Here are the latest developments in global markets:
Brexit came back under the market’s microscope yesterday, as PM Theresa May managed to avert a rebellion in Parliament. Several lawmakers wanted to include amendments to the Brexit withdrawal bill which would essentially force the government to go back to the negotiating table in a no-deal situation, something that would have likely undermined the PM’s negotiating power. For May to win the vote though, she reportedly had to agree to some concessions, including giving Parliament a greater role in the negotiations.
Markets interpreted the outcome as increasing the probability for a “softer” Brexit, evident by the recovery in the British pound following the vote. Interestingly enough, however, major media outlets like the BBC are reporting that no actual concessions have been agreed, and that the sole agreement was to continue talking. In another interesting twist, UK Justice minister Phillip Lee resigned yesterday in protest over the government’s handling of Brexit, adding another name to the list of departed figures from May’s administration and highlighting the fragility of the Tory cabinet.
Turning to the US, the dollar gained against almost all its major counterparts on Tuesday, and most notably versus the Japanese yen. It looks set to extend its gains today, with dollar/yen rising 0.2% and touching a fresh three-week high of 110.60 as market participants position for the Fed’s rate decision later today. A rate increase is seen as a done-deal, so focus will be on whether the Bank signals a faster pace of tightening for this year, or not (see below).
While the Fed decision today and the ECB one tomorrow will likely keep traders quite busy, it’s worth noting that as the week draws to a close, market focus will turn back to trade. On Friday, the US unveils which Chinese products it will impose tariffs on, something that could provoke a retaliatory response from China, and potentially bring the “trade war” theme back to the forefront. Importantly, President Trump said yesterday the commitment from China to buy $80bn more US agricultural goods was not enough. This implies he may seek more concessions, and judging by his method of operation so far, he may well choose to ramp up the pressure by imposing such tariffs before negotiating.
UK inflation figures, as well as the completion of the Federal Reserve’s meeting on monetary policy, constitute the highlights in Wednesday’s calendar.
May’s inflation numbers as gauged by the consumer price index (CPI) are due out of the UK at 0830 GMT. Headline CPI is projected to accelerate to 2.5% y/y, from April’s 2.4% which marked the third month in a row of slowing annual CPI; the BoE’s target for annual inflation stands at 2%. A CPI-beat is likely to stoke market expectations for a Bank of England rate hike sooner rather than later, consequently boosting sterling relative to other currencies. At the moment, market participants do not expect a move during next week’s BoE meeting, while they assign a 44% probability for a 25bps rate increase during the Bank’s August meeting.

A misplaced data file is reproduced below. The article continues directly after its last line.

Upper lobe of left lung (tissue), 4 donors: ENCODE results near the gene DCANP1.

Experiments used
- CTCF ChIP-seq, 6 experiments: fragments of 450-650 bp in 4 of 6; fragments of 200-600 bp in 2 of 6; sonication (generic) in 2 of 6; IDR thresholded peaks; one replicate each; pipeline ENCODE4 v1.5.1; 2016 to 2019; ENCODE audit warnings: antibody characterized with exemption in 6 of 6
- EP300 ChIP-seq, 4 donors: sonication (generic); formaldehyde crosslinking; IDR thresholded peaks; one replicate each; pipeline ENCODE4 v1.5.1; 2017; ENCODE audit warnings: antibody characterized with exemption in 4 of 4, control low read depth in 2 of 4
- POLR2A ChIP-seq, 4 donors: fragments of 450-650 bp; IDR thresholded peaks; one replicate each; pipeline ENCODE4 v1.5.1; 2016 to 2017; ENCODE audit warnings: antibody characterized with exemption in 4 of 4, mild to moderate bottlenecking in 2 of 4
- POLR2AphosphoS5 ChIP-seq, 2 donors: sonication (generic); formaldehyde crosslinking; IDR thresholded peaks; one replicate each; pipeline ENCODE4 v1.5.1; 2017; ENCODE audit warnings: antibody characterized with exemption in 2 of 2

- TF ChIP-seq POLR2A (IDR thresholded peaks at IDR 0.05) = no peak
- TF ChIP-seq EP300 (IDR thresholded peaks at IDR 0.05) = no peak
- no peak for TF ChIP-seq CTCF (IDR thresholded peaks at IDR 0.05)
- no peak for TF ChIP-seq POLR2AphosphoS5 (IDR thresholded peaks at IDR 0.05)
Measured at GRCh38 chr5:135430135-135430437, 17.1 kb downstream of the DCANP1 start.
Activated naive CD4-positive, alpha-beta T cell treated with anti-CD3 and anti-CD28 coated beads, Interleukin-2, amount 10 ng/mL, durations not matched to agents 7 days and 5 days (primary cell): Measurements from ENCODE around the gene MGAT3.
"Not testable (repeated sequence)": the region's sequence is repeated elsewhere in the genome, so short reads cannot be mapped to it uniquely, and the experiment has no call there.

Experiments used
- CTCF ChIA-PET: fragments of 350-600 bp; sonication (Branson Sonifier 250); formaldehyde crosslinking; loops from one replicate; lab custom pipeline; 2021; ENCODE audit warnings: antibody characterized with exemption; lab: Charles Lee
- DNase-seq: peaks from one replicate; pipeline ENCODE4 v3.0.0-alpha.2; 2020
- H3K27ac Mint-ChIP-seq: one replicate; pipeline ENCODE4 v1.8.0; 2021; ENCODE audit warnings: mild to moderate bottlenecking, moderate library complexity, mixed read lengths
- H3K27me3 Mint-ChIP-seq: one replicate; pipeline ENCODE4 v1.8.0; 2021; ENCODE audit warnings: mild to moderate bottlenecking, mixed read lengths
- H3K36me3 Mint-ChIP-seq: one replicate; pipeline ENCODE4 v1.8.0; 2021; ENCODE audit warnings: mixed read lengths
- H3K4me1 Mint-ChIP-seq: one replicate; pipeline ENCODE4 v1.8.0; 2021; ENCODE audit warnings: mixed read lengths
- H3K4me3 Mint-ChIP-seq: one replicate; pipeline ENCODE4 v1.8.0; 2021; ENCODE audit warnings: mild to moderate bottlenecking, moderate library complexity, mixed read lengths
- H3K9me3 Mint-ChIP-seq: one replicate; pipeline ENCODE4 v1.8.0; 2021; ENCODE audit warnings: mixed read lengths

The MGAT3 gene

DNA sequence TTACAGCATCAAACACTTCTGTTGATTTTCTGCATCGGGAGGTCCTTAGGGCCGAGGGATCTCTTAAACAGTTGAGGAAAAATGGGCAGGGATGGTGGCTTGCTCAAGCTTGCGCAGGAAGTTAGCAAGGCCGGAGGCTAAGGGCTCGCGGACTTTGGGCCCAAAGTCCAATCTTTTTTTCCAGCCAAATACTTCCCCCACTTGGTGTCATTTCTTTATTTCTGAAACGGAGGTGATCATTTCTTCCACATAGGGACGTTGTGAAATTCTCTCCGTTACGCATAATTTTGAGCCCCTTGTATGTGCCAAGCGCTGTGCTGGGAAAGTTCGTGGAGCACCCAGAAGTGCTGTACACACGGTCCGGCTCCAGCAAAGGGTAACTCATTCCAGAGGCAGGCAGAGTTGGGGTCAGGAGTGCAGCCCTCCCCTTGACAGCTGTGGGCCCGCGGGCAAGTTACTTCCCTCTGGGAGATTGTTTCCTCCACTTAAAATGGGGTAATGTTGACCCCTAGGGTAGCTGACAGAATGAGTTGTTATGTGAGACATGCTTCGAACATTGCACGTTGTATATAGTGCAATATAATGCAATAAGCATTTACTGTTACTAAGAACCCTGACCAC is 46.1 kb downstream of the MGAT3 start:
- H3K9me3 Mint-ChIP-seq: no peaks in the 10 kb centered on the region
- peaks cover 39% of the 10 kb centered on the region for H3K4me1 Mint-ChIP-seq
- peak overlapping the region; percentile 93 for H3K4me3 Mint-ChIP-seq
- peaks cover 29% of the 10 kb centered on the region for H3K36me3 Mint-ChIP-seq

Eurozone industrial production figures for April are scheduled for release at 0900 GMT, with output expected to contract by 0.5% m/m, after rising by 0.5% in March. The contraction discredits, at least in part, those making reference to only a transitory slowdown in the euro area during Q1. Year-on-year, industrial production is projected to grow by 2.8%, below March’s 3.0%.
The US will be on the receiving end of May factory inflation data as measured by the producer price index (PPI) at 1230 GMT. However, the big event for the greenback will be the Federal Reserve’s rate decision, due at 1800 GMT alongside the accompanying statement. The central bank is widely anticipated to deliver its second 25bps rate increase of the year, with the focus turning on whether policymakers see four total increases in 2018 or whether they will stick to the three previously projected by the median dot in the Fed’s dot plot; a hawkish tilt is expected to boost the US currency. Fed chair Jerome Powell’s news conference will follow at 1830 GMT. His comments definitely have the capacity to move markets.
In energy markets, the EIA’s weekly report on crude oil inventories due at 1430 GMT might offer some short-term direction to oil prices. Crude stocks are forecast to have declined by 2.7 million barrels during the week ending June 8, after rising by around 2.1m in the previously tracked week.
EUR/USD has lost some ground after hitting a four-week high of 1.1839 last Thursday. The RSI has halted its previous advance and is largely moving sideways at the moment. This is pointing to a mostly neutral picture in the short-term.
A hawkish tilt by the Fed upon completion of its meeting later in the day is likely to boost the dollar, pushing EUR/USD lower. Immediate support to declines could be taking place around the middle Bollinger® line (a 20-day moving average line) at 1.1719, including the 1.17 round figure. The area around the lower Bollinger band at 1.1586, that also encapsulates the 1.16 handle, could provide additional support in case of steeper declines.
Conversely, a cautious Fed might weaken the greenback, lifting EUR/USD. The 1.18 round figure resisted a successful close above it in previous days despite momentarily being violated. The region around it may act as resistance to advances. Last week’s four-week high of 1.1839 and the upper Bollinger band at 1.1852 might act as additional barriers to stronger gains in the pair.
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